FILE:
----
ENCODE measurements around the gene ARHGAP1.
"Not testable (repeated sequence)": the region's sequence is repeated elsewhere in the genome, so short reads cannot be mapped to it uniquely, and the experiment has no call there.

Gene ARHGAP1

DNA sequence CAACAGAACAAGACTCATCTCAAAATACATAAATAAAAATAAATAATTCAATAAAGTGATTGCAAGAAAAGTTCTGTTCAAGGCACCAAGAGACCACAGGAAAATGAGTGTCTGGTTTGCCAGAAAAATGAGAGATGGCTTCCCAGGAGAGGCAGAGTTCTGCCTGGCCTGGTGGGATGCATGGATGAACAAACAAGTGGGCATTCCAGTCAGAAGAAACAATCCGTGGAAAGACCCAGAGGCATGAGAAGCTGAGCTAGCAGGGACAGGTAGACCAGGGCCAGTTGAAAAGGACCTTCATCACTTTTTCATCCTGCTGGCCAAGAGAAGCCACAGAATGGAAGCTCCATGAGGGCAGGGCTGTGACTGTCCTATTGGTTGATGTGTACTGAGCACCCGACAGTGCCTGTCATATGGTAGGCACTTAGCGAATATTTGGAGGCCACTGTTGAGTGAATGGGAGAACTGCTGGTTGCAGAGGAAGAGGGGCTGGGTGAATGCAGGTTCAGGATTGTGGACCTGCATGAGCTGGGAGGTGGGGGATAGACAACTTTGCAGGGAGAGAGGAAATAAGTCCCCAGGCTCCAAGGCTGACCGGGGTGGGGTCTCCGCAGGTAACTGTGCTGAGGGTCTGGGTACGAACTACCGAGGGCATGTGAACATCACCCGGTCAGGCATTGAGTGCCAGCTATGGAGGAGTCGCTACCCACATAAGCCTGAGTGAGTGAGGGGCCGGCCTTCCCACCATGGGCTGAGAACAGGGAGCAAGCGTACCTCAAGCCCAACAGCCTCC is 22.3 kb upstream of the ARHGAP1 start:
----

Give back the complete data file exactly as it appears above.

ENCODE measurements around the gene ARHGAP1.
"Not testable (repeated sequence)": the region's sequence is repeated elsewhere in the genome, so short reads cannot be mapped to it uniquely, and the experiment has no call there.

Gene ARHGAP1

DNA sequence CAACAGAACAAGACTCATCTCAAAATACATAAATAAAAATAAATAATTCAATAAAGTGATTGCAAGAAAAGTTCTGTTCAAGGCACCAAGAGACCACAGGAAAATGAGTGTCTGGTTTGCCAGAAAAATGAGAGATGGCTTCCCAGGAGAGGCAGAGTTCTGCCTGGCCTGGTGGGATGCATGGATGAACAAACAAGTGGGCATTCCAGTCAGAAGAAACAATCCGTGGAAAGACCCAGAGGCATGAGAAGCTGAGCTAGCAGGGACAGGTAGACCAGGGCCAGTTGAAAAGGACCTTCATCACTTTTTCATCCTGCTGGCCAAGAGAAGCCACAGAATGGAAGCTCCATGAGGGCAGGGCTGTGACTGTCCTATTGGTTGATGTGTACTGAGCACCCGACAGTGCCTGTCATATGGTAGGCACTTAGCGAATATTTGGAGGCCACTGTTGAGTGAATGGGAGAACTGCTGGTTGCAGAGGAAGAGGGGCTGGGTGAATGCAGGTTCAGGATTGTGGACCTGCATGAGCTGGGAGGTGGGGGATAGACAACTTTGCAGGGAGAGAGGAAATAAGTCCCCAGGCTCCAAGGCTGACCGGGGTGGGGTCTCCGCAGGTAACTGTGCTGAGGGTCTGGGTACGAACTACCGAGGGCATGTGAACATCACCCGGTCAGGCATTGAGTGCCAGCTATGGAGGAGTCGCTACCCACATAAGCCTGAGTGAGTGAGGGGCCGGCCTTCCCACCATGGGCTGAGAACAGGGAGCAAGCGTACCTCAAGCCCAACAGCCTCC is 22.3 kb upstream of the ARHGAP1 start: